Norovirus is a significant global cause of viral gastroenteritis, with raw oyster consumption often linked to such outbreaks due to their filter-feeding in harvest waters. National water quality and depuration/relaying times are often classified using Escherichia coli, a poor proxy for norovirus levels in shellfish. The current norovirus assay is limited to only the digestive tracts of oysters, meaning the total norovirus load of an oyster may differ from reported results. These limitations motivated this work, building upon previous modelling by the authors, and considers the sequestration of norovirus into observed and cryptic (unobservable) compartments within each oyster. Results show that total norovirus levels in shellfish batches exhibit distinct peaks during the early depuration stages, with each peak's magnitude dependent on the proportion of cryptic norovirus. These results are supported by depuration trial data and other studies, where viral levels often exhibit multiphase decays. This work's significant result is that any future norovirus legislation needs to consider not only the harvest site's water classification but also the total viral load present in oysters entering the market. We show that 62 h of depuration should be undertaken before any norovirus testing is conducted on oyster samples, being the time required for cryptic viral loads to have transited into the digestive tracts where they can be detected by current assay, or have exited the oyster.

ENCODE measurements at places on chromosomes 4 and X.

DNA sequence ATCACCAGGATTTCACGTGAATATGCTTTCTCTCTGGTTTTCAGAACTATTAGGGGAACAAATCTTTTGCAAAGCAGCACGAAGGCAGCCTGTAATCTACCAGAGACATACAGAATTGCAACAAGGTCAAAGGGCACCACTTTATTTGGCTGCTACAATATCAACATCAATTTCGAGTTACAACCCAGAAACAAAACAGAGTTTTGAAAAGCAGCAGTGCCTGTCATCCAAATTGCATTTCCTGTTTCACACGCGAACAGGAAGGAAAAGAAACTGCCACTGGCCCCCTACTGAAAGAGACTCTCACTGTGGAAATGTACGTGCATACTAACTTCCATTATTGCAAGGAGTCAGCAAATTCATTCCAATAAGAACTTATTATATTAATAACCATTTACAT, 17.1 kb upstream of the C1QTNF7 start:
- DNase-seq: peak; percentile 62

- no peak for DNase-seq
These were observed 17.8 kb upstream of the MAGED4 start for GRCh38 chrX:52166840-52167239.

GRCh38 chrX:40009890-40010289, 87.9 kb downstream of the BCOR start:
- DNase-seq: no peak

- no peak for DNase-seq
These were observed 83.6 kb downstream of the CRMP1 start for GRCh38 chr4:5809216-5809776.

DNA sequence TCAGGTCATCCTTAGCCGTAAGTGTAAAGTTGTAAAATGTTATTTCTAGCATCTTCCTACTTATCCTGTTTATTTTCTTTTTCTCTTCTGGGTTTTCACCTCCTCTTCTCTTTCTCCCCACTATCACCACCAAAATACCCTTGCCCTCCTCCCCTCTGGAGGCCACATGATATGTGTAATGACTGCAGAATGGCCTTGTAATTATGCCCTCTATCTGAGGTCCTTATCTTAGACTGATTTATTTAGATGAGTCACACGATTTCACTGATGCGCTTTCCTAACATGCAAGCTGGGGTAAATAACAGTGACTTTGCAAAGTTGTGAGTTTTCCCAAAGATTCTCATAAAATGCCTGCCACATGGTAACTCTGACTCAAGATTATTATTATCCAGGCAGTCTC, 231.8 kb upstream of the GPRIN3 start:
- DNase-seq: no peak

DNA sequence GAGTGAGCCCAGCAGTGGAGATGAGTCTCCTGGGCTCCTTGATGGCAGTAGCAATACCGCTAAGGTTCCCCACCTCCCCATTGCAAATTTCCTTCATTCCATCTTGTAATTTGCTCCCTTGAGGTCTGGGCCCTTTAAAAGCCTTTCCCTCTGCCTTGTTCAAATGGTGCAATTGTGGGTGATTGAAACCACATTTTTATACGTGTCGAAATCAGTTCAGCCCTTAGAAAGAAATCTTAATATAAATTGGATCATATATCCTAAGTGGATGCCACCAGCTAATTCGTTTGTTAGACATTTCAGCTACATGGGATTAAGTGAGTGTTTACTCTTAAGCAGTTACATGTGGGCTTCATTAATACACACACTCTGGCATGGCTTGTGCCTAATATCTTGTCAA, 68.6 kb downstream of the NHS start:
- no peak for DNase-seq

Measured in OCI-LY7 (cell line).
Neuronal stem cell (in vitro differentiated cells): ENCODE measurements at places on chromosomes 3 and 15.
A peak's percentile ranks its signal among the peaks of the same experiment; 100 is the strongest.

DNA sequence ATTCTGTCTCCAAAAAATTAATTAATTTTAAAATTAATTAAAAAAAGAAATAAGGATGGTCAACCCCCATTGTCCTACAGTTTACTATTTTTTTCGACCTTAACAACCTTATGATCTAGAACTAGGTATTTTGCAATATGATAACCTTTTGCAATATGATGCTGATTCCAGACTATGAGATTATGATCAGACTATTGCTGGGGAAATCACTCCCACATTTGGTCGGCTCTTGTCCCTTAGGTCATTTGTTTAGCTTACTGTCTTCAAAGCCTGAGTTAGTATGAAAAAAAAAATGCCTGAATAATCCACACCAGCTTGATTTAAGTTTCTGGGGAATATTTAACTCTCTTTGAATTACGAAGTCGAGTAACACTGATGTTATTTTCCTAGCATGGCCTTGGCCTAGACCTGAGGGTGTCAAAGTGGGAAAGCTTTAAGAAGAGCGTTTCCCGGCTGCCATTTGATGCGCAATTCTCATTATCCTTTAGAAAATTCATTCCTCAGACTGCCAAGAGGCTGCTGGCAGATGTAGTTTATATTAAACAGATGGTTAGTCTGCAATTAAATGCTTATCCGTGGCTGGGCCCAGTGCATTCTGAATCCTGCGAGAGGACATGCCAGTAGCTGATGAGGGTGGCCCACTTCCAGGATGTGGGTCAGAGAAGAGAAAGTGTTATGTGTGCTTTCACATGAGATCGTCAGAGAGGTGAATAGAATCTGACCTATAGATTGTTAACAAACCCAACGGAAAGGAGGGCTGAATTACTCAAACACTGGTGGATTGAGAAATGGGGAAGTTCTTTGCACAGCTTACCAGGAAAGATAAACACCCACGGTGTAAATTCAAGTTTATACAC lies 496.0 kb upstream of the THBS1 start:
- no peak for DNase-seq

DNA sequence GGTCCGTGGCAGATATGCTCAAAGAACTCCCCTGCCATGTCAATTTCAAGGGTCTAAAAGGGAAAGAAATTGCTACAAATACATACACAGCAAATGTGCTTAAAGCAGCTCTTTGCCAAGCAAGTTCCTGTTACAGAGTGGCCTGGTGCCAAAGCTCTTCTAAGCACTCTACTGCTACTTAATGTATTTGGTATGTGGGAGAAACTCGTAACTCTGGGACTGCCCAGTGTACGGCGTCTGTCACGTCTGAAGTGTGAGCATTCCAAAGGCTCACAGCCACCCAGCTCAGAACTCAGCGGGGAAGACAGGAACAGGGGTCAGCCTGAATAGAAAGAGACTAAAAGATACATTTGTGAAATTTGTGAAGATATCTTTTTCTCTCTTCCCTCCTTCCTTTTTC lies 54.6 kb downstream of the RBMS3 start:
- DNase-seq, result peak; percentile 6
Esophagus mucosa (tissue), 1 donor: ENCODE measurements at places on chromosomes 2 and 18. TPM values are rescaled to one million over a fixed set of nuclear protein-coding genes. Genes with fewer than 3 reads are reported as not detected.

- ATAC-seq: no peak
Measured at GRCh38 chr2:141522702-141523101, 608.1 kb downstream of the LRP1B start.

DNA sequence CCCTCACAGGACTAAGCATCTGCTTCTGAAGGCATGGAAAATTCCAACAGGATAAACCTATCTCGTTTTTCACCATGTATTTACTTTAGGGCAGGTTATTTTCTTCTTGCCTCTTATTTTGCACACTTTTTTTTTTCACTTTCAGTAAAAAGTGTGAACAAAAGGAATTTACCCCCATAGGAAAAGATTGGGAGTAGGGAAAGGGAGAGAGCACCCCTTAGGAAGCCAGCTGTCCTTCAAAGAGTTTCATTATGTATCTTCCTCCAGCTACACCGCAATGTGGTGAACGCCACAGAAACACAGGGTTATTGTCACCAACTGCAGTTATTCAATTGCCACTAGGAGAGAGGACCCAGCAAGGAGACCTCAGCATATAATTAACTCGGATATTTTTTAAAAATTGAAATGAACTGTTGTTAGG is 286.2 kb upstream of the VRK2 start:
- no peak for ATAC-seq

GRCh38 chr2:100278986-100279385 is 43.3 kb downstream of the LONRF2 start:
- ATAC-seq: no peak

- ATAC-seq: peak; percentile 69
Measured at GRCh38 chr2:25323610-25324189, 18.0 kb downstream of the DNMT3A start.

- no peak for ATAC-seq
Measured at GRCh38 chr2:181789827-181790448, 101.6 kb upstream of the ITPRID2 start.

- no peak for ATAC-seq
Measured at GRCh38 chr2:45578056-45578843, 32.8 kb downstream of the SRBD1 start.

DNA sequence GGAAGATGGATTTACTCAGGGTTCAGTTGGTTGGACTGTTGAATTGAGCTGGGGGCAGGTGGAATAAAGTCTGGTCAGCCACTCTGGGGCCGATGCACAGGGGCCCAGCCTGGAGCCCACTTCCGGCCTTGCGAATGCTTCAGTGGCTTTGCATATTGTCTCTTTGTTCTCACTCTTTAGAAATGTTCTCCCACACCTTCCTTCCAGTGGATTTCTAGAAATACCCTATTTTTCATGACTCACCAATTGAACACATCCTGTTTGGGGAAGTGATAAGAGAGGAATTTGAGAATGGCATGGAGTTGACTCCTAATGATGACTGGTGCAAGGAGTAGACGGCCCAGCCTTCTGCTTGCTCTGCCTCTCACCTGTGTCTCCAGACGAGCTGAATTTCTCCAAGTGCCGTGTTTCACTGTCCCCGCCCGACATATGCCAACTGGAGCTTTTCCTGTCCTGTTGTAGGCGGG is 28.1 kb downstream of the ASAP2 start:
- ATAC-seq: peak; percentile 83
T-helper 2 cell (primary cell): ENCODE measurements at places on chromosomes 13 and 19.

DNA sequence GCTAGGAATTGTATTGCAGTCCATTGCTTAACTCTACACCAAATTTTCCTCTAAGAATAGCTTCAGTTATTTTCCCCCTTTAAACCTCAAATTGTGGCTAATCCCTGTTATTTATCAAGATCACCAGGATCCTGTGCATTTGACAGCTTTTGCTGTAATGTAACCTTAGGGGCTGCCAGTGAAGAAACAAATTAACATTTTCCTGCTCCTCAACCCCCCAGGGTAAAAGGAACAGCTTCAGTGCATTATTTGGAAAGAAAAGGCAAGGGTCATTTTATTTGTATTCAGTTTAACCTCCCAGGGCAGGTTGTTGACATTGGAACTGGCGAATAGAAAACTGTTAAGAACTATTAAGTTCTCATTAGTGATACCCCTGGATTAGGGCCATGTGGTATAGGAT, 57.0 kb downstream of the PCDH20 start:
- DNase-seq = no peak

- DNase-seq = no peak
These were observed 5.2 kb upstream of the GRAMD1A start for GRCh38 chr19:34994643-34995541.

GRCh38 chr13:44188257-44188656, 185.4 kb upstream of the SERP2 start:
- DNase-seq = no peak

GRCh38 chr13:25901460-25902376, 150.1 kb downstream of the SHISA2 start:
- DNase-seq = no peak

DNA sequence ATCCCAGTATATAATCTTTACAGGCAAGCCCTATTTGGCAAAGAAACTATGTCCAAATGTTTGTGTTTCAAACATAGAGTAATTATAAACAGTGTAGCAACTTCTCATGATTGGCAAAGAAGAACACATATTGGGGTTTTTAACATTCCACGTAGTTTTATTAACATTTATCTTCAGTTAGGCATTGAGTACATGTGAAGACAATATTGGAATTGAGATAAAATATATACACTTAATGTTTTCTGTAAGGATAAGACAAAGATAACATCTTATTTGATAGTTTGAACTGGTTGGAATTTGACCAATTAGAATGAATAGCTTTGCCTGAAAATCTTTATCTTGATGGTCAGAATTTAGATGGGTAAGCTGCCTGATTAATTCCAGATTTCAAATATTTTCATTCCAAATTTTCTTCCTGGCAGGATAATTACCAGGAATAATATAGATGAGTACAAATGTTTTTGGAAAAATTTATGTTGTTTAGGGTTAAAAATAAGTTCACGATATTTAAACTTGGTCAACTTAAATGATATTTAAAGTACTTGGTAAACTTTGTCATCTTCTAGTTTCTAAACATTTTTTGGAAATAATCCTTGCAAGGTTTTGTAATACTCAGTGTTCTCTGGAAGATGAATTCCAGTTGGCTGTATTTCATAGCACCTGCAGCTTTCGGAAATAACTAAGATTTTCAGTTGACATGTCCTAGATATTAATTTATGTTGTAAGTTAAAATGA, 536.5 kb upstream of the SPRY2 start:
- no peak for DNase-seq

- mathematical model
- oyster farming